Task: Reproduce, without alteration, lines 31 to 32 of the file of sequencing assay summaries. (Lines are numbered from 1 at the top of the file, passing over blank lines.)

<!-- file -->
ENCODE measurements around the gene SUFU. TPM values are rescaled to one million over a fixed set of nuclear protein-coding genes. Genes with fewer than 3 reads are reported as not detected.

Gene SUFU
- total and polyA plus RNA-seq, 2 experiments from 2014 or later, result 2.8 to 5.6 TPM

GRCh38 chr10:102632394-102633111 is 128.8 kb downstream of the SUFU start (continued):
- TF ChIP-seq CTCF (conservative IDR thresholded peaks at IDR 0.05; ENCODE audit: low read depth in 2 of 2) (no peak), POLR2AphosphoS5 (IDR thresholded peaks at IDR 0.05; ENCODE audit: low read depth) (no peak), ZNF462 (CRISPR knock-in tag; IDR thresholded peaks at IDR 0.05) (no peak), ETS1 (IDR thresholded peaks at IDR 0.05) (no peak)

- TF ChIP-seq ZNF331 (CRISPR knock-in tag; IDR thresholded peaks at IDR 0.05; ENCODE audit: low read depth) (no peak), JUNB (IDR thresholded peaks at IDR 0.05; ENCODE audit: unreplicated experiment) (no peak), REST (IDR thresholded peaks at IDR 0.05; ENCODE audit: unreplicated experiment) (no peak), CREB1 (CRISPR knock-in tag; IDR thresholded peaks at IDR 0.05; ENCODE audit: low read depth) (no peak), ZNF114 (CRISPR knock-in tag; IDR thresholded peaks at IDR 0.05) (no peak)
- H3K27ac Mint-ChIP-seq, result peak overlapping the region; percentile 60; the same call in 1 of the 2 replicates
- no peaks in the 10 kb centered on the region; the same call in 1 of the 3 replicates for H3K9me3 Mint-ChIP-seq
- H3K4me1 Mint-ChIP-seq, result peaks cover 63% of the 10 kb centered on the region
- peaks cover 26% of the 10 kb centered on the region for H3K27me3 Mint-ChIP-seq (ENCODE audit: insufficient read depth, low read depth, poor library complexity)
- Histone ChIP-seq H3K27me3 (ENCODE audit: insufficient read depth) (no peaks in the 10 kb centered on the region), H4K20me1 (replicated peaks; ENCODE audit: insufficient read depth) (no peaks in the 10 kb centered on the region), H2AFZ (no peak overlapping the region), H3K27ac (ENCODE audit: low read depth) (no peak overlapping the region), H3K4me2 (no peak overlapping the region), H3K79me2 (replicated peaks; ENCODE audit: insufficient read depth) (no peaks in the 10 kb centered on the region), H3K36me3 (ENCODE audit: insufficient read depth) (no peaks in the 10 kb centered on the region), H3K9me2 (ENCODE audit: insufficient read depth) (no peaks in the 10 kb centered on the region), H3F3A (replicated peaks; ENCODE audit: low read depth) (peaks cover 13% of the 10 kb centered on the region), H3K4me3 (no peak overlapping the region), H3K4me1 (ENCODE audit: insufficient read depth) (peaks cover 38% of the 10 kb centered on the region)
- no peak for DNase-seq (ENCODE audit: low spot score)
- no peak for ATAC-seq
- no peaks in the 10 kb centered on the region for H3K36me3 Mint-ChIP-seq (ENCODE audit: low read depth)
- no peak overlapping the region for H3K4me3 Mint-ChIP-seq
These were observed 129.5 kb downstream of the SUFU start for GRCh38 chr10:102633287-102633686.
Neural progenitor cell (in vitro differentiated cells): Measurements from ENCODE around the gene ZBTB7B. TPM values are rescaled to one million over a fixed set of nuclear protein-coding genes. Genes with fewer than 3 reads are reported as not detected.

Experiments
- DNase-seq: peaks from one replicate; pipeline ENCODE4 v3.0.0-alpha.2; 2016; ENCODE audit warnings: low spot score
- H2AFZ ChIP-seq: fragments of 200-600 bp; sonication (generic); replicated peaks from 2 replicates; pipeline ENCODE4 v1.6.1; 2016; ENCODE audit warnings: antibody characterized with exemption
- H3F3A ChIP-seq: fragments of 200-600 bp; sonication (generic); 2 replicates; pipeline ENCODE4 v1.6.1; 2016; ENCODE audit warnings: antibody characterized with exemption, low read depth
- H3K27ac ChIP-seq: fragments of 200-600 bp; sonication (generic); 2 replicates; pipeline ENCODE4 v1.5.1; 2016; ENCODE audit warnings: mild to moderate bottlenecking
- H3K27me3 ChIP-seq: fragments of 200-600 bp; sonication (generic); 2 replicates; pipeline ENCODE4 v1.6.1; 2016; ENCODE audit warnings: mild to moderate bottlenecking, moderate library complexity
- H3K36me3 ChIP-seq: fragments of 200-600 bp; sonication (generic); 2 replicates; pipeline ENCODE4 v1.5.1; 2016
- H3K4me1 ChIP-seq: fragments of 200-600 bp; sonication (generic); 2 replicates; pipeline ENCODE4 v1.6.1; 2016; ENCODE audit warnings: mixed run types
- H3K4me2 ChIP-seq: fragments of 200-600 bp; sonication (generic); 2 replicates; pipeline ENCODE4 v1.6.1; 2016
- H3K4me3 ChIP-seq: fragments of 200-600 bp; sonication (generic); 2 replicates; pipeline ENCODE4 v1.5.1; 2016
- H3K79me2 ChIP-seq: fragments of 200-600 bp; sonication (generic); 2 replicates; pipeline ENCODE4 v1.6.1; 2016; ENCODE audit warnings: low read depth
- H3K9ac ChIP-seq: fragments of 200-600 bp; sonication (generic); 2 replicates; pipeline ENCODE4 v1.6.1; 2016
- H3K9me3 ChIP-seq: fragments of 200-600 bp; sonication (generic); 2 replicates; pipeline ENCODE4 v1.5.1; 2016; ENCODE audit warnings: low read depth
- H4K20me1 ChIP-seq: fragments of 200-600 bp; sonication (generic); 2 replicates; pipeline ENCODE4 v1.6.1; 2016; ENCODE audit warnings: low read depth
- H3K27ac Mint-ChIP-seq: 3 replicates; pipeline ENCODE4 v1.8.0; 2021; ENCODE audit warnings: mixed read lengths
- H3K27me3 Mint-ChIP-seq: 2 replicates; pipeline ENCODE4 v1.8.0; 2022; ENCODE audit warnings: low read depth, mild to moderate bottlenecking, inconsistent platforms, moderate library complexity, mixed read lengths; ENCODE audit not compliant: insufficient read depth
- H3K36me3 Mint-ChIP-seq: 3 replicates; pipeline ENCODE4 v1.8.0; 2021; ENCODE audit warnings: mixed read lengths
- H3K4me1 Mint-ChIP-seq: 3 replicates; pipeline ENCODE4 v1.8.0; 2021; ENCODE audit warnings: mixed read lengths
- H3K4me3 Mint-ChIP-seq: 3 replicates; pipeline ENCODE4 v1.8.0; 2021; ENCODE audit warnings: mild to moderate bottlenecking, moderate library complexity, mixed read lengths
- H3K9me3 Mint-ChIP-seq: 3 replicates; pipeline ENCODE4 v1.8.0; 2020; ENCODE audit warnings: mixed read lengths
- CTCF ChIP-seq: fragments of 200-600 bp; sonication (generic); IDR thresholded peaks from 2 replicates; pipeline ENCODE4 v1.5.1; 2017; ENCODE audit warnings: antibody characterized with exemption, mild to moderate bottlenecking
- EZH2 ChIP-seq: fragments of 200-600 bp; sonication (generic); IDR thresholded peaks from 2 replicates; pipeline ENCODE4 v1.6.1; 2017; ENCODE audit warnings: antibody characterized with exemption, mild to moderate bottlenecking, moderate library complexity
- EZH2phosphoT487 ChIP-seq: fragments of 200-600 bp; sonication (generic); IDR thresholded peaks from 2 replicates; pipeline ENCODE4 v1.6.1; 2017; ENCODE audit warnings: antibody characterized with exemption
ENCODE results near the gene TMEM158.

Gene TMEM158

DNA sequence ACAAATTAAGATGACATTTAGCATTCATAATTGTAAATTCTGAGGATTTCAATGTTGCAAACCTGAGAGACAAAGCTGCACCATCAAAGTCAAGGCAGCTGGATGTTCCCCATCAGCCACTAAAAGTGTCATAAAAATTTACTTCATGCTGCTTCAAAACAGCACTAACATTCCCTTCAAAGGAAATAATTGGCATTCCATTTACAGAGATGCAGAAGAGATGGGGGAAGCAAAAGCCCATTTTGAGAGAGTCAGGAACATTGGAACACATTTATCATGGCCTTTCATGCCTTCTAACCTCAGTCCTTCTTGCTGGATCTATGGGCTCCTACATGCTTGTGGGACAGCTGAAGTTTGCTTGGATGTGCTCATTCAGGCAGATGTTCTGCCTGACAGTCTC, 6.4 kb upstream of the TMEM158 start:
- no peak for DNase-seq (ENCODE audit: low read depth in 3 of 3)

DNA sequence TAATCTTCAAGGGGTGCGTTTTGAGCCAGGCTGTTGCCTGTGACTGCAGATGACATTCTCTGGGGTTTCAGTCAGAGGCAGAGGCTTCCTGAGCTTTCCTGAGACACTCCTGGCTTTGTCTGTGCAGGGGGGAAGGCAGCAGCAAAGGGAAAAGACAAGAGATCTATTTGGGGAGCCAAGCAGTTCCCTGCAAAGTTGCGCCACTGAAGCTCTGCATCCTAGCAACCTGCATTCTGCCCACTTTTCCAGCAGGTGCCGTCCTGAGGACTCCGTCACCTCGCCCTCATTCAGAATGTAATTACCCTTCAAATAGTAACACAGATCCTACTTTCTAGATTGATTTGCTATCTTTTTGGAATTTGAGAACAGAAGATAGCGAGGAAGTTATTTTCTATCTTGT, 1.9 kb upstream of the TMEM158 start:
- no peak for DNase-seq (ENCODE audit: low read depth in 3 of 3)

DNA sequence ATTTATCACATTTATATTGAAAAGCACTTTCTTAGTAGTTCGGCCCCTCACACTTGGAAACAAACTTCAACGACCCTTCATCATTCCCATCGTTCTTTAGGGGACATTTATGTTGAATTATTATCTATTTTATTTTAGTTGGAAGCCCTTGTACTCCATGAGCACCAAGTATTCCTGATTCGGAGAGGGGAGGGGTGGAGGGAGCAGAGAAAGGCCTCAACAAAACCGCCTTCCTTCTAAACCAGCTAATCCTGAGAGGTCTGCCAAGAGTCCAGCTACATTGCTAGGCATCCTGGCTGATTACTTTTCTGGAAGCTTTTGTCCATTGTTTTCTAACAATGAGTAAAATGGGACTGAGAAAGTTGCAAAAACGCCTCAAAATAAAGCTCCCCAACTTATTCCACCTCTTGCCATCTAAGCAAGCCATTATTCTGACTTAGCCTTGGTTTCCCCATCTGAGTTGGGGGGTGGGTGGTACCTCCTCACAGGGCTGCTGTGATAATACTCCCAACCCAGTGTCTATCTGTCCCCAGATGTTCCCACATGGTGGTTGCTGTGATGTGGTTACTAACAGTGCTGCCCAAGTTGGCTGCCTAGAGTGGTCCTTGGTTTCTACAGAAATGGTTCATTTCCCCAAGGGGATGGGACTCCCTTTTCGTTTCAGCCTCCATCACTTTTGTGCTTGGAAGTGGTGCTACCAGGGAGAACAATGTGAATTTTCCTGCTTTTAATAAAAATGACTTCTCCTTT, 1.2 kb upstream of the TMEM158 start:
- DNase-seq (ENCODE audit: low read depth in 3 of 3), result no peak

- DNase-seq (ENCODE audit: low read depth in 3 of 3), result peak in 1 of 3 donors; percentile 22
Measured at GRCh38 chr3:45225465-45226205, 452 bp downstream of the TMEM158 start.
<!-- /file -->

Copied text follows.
- H4K20me1 ChIP-seq: fragments of 200-600 bp; sonication (generic); 2 replicates; pipeline ENCODE4 v1.6.1; 2016; ENCODE audit warnings: low read depth
- H3K27ac Mint-ChIP-seq: 3 replicates; pipeline ENCODE4 v1.8.0; 2021; ENCODE audit warnings: mixed read lengths